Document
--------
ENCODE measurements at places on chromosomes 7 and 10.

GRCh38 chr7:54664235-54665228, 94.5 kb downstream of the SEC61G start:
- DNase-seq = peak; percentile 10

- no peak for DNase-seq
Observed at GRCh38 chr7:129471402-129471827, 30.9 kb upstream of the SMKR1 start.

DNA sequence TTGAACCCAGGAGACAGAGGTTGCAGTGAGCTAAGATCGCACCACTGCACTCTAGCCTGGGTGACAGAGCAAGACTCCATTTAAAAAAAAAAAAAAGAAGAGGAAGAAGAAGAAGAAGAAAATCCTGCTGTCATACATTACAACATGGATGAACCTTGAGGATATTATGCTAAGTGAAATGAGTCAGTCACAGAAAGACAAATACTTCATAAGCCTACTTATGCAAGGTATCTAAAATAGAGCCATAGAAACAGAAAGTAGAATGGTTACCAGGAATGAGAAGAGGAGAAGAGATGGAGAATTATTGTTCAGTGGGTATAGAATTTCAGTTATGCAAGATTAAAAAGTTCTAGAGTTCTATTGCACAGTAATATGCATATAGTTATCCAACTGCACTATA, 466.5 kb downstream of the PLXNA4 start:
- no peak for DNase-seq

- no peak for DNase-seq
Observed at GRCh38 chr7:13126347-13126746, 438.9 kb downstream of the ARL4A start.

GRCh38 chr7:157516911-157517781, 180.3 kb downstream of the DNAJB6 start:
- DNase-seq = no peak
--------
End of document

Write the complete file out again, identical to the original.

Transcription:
ENCODE measurements at places on chromosomes 7 and 10.

GRCh38 chr7:54664235-54665228, 94.5 kb downstream of the SEC61G start:
- DNase-seq = peak; percentile 10

- no peak for DNase-seq
Observed at GRCh38 chr7:129471402-129471827, 30.9 kb upstream of the SMKR1 start.

DNA sequence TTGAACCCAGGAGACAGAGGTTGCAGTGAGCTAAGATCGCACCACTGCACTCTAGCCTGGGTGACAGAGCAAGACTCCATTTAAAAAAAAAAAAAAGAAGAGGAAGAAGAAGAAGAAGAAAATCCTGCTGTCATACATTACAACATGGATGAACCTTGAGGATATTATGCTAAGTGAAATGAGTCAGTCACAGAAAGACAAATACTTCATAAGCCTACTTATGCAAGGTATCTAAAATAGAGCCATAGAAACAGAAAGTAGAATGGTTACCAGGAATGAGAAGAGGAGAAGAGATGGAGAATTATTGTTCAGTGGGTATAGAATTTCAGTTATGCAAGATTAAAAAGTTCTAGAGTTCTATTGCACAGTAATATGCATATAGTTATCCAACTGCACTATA, 466.5 kb downstream of the PLXNA4 start:
- no peak for DNase-seq

- no peak for DNase-seq
Observed at GRCh38 chr7:13126347-13126746, 438.9 kb downstream of the ARL4A start.

GRCh38 chr7:157516911-157517781, 180.3 kb downstream of the DNAJB6 start:
- DNase-seq = no peak